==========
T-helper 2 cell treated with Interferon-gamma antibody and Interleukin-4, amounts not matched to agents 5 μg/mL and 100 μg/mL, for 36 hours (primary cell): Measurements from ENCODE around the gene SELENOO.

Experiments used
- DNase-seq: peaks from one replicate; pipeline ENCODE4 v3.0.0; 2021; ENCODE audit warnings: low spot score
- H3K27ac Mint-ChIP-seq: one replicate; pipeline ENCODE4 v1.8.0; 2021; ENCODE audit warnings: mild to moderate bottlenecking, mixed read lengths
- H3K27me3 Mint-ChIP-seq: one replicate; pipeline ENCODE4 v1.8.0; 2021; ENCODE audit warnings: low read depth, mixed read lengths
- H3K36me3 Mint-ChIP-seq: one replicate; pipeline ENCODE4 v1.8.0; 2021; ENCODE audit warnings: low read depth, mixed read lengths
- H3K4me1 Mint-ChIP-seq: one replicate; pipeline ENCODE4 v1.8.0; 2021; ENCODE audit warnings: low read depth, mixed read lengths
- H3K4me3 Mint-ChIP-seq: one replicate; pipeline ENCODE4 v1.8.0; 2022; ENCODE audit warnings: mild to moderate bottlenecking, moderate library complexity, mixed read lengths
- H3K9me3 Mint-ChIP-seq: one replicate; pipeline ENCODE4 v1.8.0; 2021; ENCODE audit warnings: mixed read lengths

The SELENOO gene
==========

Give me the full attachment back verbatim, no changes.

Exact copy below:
T-helper 2 cell treated with Interferon-gamma antibody and Interleukin-4, amounts not matched to agents 5 μg/mL and 100 μg/mL, for 36 hours (primary cell): Measurements from ENCODE around the gene SELENOO.

Experiments used
- DNase-seq: peaks from one replicate; pipeline ENCODE4 v3.0.0; 2021; ENCODE audit warnings: low spot score
- H3K27ac Mint-ChIP-seq: one replicate; pipeline ENCODE4 v1.8.0; 2021; ENCODE audit warnings: mild to moderate bottlenecking, mixed read lengths
- H3K27me3 Mint-ChIP-seq: one replicate; pipeline ENCODE4 v1.8.0; 2021; ENCODE audit warnings: low read depth, mixed read lengths
- H3K36me3 Mint-ChIP-seq: one replicate; pipeline ENCODE4 v1.8.0; 2021; ENCODE audit warnings: low read depth, mixed read lengths
- H3K4me1 Mint-ChIP-seq: one replicate; pipeline ENCODE4 v1.8.0; 2021; ENCODE audit warnings: low read depth, mixed read lengths
- H3K4me3 Mint-ChIP-seq: one replicate; pipeline ENCODE4 v1.8.0; 2022; ENCODE audit warnings: mild to moderate bottlenecking, moderate library complexity, mixed read lengths
- H3K9me3 Mint-ChIP-seq: one replicate; pipeline ENCODE4 v1.8.0; 2021; ENCODE audit warnings: mixed read lengths

The SELENOO gene